Hygienic Design of Food Factories

Hygienic Designing of Food Facility

To ensure food safety and sanitation, it is mandatory to have hygienic food designing of food factory. Hygienic food factory design provides defense against external factory hazards and internal factory hazards by removing harborage sites. Man- material movement can be restricted and can be maintained in the pant to check the flows of people, product, packaging material, air and wastes, to prevent cross-contamination. Security against deliberate contamination or sabotages can also be achieved by restricting the entry and people movement in accordance to the working. Hygienic food factory design provides food safety by providing barriers to food contaminations. This can be achieved by proper check at outside premises level, closing of factory buildings levels and by ssegregating the restricted areas.

Components for Hygienic Designing

  1. Appropriate Layout: Having an appropriate layout is very important and design of the food factory must be adapted to the hygienic requirements of a given process, packaging or storage area. Movement of raw materials and ingredients should move from the ‘dirty’ to the ‘clean’ areas and reverse should be the flow in case of food waste and discarded outer packaging materials. There are always chances of expansion of business and hence the building and its food processing support systems should be designed so they can either be expanded, or another building and/or utilities can be added.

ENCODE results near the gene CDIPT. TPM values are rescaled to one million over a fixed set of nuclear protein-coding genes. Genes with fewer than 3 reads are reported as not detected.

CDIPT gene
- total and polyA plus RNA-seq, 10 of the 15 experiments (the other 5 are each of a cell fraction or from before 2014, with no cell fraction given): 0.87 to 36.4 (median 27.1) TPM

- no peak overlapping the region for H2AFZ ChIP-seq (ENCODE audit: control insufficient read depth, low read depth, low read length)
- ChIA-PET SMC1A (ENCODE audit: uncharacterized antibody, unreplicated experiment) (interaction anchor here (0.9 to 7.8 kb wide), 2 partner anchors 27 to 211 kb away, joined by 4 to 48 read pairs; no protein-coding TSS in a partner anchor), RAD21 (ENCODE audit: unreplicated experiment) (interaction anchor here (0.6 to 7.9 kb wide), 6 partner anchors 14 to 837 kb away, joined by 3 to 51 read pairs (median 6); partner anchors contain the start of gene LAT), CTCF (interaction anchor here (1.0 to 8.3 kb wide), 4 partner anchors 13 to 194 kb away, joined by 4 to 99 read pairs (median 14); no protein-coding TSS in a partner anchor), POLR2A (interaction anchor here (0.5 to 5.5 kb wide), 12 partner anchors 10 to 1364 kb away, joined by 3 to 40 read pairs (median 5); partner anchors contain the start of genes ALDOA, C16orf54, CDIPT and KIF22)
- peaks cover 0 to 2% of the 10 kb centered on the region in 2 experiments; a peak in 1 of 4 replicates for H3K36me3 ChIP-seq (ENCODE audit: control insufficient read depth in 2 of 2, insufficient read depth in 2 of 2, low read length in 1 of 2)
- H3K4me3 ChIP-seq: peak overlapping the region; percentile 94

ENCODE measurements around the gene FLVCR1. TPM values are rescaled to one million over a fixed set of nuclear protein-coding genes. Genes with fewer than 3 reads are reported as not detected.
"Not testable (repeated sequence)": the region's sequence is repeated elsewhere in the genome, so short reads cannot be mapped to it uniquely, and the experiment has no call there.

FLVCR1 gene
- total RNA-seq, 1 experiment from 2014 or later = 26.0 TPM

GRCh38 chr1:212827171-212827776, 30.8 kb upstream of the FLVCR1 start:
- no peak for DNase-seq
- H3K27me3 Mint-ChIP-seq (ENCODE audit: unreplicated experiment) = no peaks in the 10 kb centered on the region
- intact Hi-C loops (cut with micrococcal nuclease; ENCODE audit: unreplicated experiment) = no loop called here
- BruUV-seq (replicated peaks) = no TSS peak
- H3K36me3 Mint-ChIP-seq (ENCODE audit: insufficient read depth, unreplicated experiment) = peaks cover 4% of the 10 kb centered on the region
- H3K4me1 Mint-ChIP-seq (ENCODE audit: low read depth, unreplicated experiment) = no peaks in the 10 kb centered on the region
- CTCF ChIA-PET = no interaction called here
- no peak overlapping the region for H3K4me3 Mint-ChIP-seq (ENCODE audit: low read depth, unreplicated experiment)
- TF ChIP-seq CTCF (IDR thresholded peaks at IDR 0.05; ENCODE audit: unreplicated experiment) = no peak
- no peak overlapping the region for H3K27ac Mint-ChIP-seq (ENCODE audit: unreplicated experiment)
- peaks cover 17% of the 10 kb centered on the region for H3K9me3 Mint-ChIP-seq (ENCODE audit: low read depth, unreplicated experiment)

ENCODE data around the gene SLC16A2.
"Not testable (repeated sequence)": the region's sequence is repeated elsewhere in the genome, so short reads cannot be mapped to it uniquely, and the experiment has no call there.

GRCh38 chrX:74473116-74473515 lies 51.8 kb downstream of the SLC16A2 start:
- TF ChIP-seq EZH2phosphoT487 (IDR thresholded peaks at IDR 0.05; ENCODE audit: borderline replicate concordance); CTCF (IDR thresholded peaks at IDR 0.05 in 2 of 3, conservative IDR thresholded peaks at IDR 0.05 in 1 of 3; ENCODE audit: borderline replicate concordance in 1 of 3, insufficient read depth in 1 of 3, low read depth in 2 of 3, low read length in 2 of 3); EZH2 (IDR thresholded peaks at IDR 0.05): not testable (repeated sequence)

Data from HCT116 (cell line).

1. Pest Prevention: To prevent any type of pest and rodent entry in plant it is recommended the plants are built at higher level than the ground level. Number of loading docks should be kept as minimum as possible with no direct opening in the exterior environment unmonitored. Every entry from exterior environment or from medium hygienic area to high hygienic area need to be installed with air curtains, automatic doors, strip curtains and to maintain required air pressure for preventing pest. Intruding insects can be attracted & killed within the factory by strategically positioned UV light electric grids or adhesive glue board traps. It should be noted that glue pads should be used in production area where product comes in contact with environments.